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Global Water Researcher Sharon Kleyne Explores Water Sustainability

Date aired: June 26, 2017

On her nationally syndicated radio program The Sharon Kleyne Hour Power of Water, Global Climate Change and Your Health on VoiceAmerica sponsored by Nature’s Tears® EyeMist®, which aired on June 26th, Kleyne announced that she was taking her listeners on “a little hike” beginning back at the dawn of time.

“Billions of years ago in our living universe,” Kleyne began, “a belt of blue substance hung taut around the earth. It was water vapor (we call it atmosphere today). We’re not sure what,” Kleyne continued, “but suddenly something happened with earth and the universe and the water vapor changed. Over time, it got heavier and heavier until it turned to droplets and began to fall. The droplets—rain—fell and fell until the earth was inundated with fresh water. Its atmosphere was also enriched, charged with invisible water. This water inundation of earth,” said Kleyne, “combined with the sun’s rays, created life, including human life.” Referring to this process, Kleyne made the point that water has always sustained itself.

And just how did the universe go on to gift planet earth with “the greatest miracle of all—human life”? According to Kleyne, the secret was the watery womb of all mothers. That water-world sustained and nurtured babies through their early developmental stages. When they emerged at birth, they immediately began to breathe the life-giving water vapor in the air. “If you don’t breathe that water vapor,” said Kleyne, “you can’t sustain yourself.” This process has been true since the beginning of time.

But now, for the first time, the sustainability of water could use a little help from humans. Why? It’s because more fresh water is running off into the oceans where it can’t be used for agriculture or as drinking water. “People are here on earth to invent,” said Kleyne. “We’re problem solvers. Whatever your religion might be, you could say that God is in the water,” Kleyne continued. “Sustainability is how you keep up your prayer, you worship.”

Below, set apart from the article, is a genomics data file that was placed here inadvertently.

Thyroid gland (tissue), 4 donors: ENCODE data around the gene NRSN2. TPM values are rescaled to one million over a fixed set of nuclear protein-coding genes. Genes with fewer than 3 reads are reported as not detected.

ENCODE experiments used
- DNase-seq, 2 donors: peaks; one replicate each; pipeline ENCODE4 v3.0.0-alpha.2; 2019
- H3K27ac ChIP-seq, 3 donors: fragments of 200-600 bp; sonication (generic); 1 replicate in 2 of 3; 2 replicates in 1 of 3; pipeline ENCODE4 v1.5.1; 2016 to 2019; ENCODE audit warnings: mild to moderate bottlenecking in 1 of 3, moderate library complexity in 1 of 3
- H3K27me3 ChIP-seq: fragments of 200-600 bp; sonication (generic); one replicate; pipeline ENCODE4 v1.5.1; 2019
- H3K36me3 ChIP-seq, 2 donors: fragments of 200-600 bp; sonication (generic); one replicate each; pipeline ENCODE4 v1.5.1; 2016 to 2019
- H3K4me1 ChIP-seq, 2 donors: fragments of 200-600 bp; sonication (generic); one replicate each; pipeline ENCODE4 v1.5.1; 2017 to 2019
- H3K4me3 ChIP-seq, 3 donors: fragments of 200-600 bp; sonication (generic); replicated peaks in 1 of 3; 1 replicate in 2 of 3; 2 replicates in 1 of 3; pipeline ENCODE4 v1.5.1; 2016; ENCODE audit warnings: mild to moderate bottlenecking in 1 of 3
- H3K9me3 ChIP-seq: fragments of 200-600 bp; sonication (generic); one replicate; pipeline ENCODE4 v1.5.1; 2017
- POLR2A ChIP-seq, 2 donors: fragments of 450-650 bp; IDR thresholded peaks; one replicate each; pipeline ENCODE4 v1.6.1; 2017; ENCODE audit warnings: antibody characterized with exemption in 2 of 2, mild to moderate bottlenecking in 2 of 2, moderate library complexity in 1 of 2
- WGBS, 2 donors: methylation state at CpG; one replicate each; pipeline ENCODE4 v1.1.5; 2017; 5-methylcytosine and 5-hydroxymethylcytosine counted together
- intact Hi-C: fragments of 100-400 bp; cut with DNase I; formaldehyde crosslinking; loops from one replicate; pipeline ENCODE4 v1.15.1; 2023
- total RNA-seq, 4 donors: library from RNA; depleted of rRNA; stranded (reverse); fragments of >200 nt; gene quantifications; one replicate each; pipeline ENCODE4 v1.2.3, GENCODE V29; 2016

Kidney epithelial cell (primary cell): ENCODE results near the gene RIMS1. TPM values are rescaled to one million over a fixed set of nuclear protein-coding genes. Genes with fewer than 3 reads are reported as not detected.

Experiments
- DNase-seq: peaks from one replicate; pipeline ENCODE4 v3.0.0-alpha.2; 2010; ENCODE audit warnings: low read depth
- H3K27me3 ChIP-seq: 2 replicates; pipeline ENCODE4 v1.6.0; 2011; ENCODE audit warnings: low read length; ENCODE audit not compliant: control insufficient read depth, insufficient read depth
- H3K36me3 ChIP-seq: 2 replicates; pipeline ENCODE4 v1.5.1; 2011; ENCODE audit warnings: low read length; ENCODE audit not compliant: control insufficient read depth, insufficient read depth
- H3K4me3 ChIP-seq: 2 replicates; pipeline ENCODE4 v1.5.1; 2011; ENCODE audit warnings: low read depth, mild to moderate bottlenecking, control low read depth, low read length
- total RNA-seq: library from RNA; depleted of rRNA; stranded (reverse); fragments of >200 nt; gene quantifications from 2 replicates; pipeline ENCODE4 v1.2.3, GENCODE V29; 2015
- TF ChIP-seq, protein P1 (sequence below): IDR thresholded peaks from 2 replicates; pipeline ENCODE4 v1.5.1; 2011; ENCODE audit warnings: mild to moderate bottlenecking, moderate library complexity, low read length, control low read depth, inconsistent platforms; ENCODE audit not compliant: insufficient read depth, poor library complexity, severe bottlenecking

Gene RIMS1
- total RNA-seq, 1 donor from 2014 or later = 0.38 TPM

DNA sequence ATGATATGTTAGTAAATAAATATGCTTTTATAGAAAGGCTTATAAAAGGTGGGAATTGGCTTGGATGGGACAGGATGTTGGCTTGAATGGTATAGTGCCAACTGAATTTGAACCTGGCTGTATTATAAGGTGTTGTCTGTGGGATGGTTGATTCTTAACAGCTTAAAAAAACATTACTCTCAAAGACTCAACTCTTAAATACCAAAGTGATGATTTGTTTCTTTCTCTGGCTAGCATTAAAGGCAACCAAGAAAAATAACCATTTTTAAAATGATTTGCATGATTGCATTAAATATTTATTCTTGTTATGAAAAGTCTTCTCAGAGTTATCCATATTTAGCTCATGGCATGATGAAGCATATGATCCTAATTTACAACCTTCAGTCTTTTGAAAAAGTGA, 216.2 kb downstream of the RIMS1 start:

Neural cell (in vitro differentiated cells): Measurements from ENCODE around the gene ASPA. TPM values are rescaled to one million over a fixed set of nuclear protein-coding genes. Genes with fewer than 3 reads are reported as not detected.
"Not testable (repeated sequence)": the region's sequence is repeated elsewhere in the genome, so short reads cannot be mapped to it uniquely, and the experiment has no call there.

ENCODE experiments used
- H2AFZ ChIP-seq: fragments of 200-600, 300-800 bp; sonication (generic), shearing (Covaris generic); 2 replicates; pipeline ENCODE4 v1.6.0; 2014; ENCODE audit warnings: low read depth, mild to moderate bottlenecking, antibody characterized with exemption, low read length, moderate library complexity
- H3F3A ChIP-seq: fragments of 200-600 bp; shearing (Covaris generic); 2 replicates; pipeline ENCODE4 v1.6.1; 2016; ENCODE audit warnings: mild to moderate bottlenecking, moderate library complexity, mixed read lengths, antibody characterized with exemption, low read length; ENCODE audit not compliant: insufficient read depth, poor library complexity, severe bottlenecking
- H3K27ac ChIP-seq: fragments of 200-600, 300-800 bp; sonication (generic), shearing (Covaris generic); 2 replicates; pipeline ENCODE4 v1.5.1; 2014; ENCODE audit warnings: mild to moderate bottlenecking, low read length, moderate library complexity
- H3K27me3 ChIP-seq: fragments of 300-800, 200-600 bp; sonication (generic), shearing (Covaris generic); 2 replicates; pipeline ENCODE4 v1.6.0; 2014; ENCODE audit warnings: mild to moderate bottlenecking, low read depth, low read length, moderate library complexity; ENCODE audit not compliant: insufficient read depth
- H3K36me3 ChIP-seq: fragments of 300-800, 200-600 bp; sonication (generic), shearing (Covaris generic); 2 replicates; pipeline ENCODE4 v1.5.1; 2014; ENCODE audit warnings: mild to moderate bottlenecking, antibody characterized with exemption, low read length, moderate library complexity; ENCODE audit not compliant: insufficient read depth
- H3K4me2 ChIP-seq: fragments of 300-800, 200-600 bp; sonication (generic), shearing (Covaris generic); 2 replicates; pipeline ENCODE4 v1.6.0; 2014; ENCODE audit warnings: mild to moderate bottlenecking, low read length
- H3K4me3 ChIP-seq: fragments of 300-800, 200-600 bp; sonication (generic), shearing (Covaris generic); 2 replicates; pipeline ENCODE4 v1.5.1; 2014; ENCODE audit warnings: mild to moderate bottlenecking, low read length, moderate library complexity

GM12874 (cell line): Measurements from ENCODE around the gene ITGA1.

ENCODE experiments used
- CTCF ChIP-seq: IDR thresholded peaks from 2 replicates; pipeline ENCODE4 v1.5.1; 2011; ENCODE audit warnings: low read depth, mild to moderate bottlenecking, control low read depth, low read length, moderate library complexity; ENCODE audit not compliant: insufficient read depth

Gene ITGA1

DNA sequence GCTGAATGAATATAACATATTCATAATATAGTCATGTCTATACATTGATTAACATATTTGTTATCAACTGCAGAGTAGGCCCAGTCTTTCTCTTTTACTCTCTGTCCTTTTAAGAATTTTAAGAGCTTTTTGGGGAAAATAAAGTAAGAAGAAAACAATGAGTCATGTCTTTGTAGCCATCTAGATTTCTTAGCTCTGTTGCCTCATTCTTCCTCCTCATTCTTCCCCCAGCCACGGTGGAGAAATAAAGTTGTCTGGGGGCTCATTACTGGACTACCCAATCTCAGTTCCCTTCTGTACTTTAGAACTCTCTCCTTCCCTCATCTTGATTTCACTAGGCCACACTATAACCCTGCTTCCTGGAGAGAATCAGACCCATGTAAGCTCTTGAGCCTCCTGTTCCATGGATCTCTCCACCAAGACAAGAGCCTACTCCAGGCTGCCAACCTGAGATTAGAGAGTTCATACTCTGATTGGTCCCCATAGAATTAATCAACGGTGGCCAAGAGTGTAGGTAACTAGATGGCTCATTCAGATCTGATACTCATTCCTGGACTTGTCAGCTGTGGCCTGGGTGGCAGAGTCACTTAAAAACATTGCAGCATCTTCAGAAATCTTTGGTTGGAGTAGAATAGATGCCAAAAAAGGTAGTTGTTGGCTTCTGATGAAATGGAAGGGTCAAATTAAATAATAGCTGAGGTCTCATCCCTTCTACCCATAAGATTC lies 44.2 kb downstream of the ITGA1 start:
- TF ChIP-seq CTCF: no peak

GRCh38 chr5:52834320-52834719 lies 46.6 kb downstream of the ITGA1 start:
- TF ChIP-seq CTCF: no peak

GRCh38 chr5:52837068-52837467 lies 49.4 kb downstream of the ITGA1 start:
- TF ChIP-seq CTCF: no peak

In order to help water sustain itself, we need to slow down the evaporation process by capturing more rain water and allowing some of it to seep down to replenish essential aquifers. Kleyne pointed out that our efforts would need to spark repairs and new development of our water infrastructure. “We need more dams and reservoirs,” said Kleyne, “and overall better systems to capture and direct water in appropriate amounts to where it is needed.” Kleyne concluded by expressing the hope that listeners would join her on this necessary and exciting water adventure towards new breakthroughs, new technology and a new Water Life Science® lifestyle. Kleyne believes that by working together we can make sure that there will be enough fresh water on the earth for eternity.

“The body living with the planet earth is the miracle of miracles,” said Kleyne. “There should be a song; there should be a movie!”

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Source: PRWeb
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